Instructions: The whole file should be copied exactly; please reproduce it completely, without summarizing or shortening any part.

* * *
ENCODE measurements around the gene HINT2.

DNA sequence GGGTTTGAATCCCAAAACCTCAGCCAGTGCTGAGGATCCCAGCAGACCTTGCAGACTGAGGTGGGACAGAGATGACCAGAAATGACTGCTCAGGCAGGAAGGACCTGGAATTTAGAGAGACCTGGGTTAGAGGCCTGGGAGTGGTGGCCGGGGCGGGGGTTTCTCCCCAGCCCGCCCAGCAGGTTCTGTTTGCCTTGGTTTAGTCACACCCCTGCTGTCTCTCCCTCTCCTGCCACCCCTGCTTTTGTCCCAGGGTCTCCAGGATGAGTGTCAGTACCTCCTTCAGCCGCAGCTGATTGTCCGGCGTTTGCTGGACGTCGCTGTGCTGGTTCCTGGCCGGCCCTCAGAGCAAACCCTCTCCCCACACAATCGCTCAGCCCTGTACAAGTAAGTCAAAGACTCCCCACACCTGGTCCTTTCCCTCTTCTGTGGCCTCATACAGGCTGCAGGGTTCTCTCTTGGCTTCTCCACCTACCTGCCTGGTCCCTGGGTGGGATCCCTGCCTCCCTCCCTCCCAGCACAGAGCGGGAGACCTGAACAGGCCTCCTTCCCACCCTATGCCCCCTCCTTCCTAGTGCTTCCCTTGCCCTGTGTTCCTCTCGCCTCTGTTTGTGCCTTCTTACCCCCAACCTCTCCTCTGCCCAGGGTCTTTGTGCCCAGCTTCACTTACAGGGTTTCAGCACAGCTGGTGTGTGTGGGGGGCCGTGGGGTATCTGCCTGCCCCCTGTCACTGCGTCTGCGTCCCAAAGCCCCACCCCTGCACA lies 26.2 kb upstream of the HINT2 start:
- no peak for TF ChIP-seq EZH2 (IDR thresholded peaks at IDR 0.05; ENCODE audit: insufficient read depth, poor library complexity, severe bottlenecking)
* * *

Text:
ENCODE measurements around the gene HINT2.

DNA sequence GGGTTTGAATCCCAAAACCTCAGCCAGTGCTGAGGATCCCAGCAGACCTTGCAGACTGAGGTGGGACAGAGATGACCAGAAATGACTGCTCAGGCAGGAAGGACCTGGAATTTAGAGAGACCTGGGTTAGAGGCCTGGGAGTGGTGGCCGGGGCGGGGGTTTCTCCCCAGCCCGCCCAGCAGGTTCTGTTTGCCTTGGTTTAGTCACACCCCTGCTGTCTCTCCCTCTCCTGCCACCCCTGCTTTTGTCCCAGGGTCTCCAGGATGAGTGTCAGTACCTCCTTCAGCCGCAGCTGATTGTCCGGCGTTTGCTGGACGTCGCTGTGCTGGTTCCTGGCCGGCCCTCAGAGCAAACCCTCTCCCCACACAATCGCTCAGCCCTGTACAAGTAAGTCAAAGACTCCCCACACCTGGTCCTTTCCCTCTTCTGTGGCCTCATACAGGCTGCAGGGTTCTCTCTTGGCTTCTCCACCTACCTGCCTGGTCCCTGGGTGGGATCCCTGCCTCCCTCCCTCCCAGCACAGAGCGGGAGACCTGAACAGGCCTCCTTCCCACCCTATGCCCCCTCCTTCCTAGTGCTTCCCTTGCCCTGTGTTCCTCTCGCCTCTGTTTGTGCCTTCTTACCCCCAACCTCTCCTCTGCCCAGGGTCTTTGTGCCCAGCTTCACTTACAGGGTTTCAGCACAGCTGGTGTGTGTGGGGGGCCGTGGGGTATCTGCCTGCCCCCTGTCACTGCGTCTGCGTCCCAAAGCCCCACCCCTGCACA lies 26.2 kb upstream of the HINT2 start:
- no peak for TF ChIP-seq EZH2 (IDR thresholded peaks at IDR 0.05; ENCODE audit: insufficient read depth, poor library complexity, severe bottlenecking)